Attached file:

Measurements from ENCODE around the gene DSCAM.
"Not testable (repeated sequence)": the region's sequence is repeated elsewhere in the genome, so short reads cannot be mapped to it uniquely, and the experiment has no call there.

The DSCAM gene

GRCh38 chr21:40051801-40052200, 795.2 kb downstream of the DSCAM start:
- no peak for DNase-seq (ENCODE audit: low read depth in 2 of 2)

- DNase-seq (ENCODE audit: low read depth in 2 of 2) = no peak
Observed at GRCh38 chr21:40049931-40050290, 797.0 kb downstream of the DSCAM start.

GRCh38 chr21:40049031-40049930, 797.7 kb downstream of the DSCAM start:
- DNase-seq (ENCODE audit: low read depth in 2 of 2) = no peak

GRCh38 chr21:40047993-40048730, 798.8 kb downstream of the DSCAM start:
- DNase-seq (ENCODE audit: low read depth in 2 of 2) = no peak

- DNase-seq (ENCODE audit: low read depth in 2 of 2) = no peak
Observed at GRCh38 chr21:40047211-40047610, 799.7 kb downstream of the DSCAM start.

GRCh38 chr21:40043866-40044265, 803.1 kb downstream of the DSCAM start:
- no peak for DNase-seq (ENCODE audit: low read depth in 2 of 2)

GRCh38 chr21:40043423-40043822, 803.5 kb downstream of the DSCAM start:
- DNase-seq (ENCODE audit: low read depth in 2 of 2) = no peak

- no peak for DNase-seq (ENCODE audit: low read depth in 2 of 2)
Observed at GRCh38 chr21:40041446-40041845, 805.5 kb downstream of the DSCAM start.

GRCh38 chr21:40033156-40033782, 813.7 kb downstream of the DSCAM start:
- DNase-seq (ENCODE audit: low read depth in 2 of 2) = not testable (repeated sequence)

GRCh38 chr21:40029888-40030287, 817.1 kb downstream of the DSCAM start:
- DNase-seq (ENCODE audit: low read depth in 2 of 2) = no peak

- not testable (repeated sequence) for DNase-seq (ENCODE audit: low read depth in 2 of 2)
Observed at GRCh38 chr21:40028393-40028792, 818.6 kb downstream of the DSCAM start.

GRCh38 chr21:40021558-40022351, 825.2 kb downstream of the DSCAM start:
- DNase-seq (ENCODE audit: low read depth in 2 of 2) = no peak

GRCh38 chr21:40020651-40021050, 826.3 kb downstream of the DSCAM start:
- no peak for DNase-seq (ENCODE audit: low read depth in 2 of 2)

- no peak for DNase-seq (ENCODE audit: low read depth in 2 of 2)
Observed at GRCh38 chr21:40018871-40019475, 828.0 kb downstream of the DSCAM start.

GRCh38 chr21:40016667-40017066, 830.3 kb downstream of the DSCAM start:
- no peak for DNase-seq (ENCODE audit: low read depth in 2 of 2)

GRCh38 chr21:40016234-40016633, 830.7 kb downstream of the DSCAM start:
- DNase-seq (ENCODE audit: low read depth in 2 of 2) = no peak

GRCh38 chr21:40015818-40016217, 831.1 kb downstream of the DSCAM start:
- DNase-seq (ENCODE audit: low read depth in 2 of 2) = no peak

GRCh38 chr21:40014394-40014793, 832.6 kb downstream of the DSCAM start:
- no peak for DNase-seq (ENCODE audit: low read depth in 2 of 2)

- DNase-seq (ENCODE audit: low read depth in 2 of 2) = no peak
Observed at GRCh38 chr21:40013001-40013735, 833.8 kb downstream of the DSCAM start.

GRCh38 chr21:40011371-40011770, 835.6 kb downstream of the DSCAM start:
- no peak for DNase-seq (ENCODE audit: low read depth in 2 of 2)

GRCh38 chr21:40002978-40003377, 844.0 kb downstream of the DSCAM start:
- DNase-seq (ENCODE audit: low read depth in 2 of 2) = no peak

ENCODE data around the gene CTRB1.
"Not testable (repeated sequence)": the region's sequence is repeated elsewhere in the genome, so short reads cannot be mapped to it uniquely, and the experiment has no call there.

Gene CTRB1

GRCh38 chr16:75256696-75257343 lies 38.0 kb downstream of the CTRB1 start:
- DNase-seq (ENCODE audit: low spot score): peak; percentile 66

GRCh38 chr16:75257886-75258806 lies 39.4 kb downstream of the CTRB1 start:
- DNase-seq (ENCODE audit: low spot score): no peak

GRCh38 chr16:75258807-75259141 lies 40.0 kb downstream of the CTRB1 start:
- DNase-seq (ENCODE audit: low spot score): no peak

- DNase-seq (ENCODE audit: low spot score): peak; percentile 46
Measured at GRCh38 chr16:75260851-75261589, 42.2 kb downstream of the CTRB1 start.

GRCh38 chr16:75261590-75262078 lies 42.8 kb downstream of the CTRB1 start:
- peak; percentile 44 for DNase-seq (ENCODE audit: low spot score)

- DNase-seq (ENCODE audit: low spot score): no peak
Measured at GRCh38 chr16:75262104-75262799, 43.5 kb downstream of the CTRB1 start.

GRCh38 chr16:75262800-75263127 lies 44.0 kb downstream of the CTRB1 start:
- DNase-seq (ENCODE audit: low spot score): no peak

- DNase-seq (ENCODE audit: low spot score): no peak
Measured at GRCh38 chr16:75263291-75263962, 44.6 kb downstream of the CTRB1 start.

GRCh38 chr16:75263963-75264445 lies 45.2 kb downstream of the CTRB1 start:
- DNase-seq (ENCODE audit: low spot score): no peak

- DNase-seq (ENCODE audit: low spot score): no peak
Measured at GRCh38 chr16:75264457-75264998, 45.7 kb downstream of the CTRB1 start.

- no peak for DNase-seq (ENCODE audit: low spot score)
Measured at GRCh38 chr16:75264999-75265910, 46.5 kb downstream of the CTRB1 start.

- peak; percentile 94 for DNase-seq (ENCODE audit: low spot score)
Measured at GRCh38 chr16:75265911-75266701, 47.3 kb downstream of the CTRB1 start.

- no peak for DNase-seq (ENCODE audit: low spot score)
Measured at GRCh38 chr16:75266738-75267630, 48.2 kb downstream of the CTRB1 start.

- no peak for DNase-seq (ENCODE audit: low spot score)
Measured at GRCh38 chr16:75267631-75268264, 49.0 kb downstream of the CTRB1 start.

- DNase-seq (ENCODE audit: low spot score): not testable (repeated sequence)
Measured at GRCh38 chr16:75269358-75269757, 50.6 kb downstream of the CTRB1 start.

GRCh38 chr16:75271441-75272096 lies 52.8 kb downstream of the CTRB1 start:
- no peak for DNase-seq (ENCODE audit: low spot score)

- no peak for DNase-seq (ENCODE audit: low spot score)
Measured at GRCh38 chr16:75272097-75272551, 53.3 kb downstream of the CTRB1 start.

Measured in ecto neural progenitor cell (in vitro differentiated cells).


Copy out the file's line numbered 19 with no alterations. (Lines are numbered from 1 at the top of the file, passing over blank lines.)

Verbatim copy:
Observed at GRCh38 chr21:40041446-40041845, 805.5 kb downstream of the DSCAM start.